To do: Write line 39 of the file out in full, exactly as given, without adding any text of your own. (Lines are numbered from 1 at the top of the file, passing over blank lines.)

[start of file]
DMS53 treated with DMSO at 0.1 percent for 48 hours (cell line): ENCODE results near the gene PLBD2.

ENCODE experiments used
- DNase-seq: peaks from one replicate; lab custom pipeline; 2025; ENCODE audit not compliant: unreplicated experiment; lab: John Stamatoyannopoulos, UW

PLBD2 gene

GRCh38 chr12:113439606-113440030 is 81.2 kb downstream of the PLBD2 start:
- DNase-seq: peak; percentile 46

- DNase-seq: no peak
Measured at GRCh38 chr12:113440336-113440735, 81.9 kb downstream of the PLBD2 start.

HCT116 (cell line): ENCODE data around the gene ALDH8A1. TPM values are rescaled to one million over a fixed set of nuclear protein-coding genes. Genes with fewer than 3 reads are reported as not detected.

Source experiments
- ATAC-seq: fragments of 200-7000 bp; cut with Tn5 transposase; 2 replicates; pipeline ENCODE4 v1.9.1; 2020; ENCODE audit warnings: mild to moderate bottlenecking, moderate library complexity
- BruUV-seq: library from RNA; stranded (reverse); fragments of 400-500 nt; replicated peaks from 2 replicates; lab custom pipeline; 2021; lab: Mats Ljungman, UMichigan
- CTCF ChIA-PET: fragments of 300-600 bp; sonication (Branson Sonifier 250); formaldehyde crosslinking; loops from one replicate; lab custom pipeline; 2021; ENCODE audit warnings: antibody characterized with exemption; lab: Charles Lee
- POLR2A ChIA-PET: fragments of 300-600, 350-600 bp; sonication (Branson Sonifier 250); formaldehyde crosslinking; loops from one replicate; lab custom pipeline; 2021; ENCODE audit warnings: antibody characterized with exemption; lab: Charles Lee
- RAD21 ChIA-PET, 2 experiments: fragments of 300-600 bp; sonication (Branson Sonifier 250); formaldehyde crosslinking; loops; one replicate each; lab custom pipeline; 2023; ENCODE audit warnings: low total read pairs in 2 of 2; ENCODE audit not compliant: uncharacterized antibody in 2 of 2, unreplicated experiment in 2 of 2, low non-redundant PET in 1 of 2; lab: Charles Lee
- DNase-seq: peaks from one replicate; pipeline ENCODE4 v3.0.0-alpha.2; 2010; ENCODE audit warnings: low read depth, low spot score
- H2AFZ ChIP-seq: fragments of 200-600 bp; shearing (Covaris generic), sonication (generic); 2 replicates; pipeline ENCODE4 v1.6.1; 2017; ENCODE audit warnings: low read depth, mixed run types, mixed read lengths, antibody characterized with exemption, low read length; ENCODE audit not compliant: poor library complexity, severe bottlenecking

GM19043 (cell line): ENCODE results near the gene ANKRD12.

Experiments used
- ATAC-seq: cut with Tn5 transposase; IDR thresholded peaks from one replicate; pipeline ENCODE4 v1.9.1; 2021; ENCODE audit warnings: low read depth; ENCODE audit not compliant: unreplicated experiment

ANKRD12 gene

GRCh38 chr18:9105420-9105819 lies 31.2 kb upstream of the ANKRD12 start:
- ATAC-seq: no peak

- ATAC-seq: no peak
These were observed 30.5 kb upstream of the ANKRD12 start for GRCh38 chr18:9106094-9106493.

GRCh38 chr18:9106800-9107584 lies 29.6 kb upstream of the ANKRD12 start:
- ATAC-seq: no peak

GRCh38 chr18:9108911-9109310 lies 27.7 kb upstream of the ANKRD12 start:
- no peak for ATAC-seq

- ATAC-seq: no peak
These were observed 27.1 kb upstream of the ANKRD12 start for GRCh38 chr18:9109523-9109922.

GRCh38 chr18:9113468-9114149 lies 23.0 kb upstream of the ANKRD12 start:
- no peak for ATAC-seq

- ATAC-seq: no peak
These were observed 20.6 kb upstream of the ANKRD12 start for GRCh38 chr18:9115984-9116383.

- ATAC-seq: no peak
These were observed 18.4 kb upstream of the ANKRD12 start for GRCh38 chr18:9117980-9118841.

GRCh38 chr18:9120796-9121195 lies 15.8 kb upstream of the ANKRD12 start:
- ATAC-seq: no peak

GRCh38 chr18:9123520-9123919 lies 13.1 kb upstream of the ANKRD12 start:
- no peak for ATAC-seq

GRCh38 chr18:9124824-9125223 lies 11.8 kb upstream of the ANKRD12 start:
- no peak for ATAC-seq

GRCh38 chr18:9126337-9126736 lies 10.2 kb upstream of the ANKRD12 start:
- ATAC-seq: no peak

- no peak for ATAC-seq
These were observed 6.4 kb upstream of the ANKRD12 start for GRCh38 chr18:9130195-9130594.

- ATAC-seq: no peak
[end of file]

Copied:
- ATAC-seq: no peak